New Lapierre Pulsium increases tyre clearance and ride comfort
Latest Lapierre endurance machine is designed for rough roads
Promotional feature with Lapierre
Lapierre has launched a new version of its Pulsium endurance bike. The design is less curvy and more modern looking than its predecessor, with a straighter top tube and seat stays, and closely echoes the Xelius SL race bike ridden by the Groupama-FDJ pro team.
The signature feature of both the new Pulsium and the Xelius SL is the skinny seat stays that wrap around the seat tube and make a triangle to meet the top tube. It’s a design that Lapierre says gives the Pulsium 11% more vertical compliance than its alloy Sensium endurance bike.
There’s more clearance to the new Pulsium frame too, with space for 32mm tyres, or even 35mm. Lapierre says that the bike is ready for light bikepacking, with a 130kg weight limit, and that the frame is tested to mountain bike standards. It’s a nod towards those wanting to use the Pulsium for gravel and allroad adventures, who can fit wider, knobblier tyres.
Lapierre hasn’t sacrificed handling though, with a new broader, straighter fork design which uses 1.5 inch bearings top and bottom and is compatible with Mavic Speed Release wheels.
The frame’s stack is now higher. Reach has been increased too, although Lapierre has compensated for this by fitting a shorter stem. It’s a feature often seen on gravel bikes that makes for snappier handling while keeping the bars around the same distance from the saddle.
As you’d expect, the Pulsium also has a shorter reach and higher stack than Lapierre’s more race-oriented Xelius SL and Aircode bikes.
There’s more integration on the new bike too, with internal cable routing through the stem and headset for both electronic and mechanical groupsets while at the rear there’s a hidden seatpost clamp. Lapierre has also moved to flat mount disc brake callipers from the previous model’s post mount brakes.
Shock absorption tech option
On the top end SAT version of the new Pulsium - standing for Shock Absorption Technology - Lapierre has placed a rubber insert in the part of the seatstays between the seat tube and the top tube.
This, says Lapierre, “absorbs and disperses vibrations for better vertical comfort and traction of the rear wheel. The cyclist's energy is preserved to deliver an efficient and constant effort over time, especially on long rides and on the most degraded roads”.
Lapierre’s standard Pulsium frame features in our video and has the same geometry and much of the same tech as the SAT frame.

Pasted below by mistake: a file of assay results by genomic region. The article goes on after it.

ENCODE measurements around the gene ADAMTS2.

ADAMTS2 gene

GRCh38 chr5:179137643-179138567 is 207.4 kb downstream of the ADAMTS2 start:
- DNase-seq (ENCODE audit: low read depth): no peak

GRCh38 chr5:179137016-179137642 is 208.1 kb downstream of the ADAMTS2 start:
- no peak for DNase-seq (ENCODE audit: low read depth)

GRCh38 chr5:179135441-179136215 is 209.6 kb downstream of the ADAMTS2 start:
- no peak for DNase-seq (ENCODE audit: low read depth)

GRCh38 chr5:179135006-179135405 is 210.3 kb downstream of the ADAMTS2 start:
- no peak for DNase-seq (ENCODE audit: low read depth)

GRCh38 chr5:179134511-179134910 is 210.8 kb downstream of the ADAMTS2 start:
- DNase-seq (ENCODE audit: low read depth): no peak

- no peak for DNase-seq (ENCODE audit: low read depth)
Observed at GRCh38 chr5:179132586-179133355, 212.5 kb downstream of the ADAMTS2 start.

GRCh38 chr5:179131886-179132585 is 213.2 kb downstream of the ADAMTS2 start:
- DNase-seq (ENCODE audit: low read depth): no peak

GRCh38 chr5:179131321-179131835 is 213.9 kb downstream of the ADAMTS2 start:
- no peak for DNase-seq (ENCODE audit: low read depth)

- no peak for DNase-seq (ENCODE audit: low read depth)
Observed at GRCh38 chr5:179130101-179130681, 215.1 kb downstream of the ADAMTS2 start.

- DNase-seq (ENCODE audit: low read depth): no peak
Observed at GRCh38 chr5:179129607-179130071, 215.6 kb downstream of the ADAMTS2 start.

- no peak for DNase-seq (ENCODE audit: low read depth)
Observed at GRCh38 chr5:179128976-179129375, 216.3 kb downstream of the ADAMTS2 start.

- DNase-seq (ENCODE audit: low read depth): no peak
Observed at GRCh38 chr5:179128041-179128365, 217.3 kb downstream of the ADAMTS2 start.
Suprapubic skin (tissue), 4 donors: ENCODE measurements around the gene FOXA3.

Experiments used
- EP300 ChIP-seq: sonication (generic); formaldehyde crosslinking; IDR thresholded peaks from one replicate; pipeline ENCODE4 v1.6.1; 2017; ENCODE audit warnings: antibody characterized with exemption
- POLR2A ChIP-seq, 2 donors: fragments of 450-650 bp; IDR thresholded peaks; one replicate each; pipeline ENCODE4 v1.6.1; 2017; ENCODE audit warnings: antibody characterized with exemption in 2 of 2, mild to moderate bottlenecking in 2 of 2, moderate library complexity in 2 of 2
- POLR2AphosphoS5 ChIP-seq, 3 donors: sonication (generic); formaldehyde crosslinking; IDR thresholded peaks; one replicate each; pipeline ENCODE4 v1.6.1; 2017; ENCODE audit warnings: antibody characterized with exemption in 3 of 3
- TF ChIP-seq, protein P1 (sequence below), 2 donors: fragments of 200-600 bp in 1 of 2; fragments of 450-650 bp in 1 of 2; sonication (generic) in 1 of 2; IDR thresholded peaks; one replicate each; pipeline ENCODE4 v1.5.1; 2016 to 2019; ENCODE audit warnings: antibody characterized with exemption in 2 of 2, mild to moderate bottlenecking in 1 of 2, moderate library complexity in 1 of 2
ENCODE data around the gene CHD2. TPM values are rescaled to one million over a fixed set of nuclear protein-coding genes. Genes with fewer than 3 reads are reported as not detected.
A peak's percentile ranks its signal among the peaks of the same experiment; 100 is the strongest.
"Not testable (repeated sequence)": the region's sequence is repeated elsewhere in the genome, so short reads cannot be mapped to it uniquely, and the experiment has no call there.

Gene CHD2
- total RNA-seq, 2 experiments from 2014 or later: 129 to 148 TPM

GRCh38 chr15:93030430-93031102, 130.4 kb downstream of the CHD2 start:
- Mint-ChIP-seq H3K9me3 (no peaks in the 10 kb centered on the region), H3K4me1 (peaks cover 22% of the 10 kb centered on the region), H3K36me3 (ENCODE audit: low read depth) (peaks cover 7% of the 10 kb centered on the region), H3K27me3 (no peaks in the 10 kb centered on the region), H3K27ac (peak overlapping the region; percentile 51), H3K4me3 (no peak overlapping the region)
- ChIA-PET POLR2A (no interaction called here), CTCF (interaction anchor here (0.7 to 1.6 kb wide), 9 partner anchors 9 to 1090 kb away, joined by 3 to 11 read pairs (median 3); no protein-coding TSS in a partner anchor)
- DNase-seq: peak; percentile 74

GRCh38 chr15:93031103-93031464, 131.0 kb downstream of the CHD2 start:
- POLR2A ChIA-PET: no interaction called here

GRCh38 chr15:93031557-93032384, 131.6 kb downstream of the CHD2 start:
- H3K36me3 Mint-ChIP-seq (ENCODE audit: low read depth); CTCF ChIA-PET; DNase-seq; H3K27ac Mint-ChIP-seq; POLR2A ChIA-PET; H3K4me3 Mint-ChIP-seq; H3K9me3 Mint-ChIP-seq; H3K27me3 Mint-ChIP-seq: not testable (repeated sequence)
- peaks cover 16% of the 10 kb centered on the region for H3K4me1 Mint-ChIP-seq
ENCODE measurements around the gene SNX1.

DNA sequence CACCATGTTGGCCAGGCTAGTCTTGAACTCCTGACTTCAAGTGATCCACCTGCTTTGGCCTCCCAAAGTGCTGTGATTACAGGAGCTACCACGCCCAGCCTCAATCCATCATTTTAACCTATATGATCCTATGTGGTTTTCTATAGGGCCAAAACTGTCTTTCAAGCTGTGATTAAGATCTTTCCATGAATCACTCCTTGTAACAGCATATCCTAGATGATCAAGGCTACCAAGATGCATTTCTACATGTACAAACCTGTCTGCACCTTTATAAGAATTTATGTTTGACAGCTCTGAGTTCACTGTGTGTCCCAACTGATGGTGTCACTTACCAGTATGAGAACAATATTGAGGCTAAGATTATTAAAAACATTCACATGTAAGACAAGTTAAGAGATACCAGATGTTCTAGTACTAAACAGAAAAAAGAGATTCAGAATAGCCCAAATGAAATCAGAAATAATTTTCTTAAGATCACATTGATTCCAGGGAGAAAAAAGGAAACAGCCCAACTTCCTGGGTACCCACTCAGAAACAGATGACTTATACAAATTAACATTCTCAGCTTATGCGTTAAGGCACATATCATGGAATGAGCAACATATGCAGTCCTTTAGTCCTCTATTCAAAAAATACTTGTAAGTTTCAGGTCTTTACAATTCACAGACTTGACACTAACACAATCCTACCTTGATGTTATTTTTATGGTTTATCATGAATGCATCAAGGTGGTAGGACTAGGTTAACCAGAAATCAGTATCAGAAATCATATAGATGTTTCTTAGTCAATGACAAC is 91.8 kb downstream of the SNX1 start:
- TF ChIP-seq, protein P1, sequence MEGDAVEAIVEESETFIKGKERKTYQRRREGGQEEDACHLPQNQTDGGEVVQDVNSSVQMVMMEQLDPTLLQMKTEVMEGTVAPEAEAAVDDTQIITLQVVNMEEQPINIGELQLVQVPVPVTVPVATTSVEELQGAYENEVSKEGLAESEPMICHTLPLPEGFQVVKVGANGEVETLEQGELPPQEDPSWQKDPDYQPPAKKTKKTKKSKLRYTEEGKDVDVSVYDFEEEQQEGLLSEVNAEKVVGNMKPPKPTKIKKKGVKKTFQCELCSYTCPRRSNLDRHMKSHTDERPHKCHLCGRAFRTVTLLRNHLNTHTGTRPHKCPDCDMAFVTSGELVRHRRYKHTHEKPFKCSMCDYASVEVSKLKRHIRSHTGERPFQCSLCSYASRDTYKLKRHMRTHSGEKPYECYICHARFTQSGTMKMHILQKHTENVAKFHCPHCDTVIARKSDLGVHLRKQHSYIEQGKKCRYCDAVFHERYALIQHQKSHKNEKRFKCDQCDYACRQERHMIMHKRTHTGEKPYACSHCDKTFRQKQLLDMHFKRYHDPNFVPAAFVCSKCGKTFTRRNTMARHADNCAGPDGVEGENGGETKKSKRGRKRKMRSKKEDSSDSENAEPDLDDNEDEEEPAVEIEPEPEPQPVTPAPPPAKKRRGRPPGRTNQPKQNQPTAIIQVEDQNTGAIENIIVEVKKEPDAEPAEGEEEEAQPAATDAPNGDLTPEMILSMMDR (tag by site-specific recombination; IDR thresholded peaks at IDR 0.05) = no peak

Both Pulsium frames are made of the same mix of 24 tonne unidirectional carbon fibre with the same layup, for a frame weight that Lapierre quotes at 1100g without SAT. There’s an overbuilt bottom bracket area, that Lapierre calls its Powerbox, for effective transfer of pedalling force to the road.
Go for the Pulsium SAT Disc and the rubber insert only adds 20g to the frame weight over the non-SAT frame, with Lapierre’s testing showing that compliance increases by 11%. The fork is the same for both bikes and weighs 467g.
Both Pulsium framesets are UCI approved, so expect to see the new bike in action with Groupama-FDJ at the early season cobbled classic races.
Specs and prices
The Pulsium and Pulsium SAT will be available in five sizes, from 46cm up to 57cm, to accommodate the majority of riders and at launch will come in three models in the UK. The international range is more extensive though and also includes rim brake models and women’s sizes.
The new UK range starts with the Shimano Tiagra-equipped Pulsium 3.0 Disc, priced at £1749. There’s a 50/34 tooth chainset running in a Shimano Pressfit bottom bracket and paired to an 11-34 cassette. Wheels are Ryde DP19 with Continental Ultra Sport 28mm tyres. Lapierre quotes a whole bike weight of 9.76kg for a size large.
For £1999 the Pulsium 5.0 Disc, as shown in our video, ups the spec to Shimano 105 and drops the weight to 9.44kg. Gear ratios are the same as on the Pulsium 3.0, as are the tyres, but there’s a swap-out to Shimano RX010 wheels.
Move up to the Pulsium SAT frameset and the £2499 Pulsium 5.0 SAT Disc comes with the same Shimano 105 hydraulic disc groupset and with Mavic Open Disc wheels for a claimed weight of 9.22kg.
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Paul started writing for Cycling Weekly in 2015, covering cycling tech, new bikes and product testing. Since then, he’s reviewed hundreds of bikes and thousands of other pieces of cycling equipment for the magazine and the Cycling Weekly website.
He’s been cycling for a lot longer than that though and his travels by bike have taken him all around Europe and to California. He’s been riding gravel since before gravel bikes existed too, riding a cyclocross bike through the Chilterns and along the South Downs.
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